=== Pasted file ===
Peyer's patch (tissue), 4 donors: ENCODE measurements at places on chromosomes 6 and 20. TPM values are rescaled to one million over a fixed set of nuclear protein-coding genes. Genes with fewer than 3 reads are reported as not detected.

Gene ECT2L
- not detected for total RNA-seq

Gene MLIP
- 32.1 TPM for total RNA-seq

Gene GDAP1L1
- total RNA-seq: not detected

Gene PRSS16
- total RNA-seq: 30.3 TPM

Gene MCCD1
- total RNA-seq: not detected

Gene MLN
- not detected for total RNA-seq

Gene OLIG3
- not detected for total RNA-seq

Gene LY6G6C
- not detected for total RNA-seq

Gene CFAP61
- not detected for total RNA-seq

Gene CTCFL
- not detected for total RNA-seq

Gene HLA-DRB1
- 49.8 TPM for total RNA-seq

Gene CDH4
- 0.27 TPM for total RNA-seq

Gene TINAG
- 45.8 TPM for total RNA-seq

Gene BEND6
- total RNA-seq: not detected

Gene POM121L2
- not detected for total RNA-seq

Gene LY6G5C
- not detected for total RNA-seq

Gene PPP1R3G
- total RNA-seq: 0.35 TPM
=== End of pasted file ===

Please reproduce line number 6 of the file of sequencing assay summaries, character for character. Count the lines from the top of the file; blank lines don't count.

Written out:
Gene GDAP1L1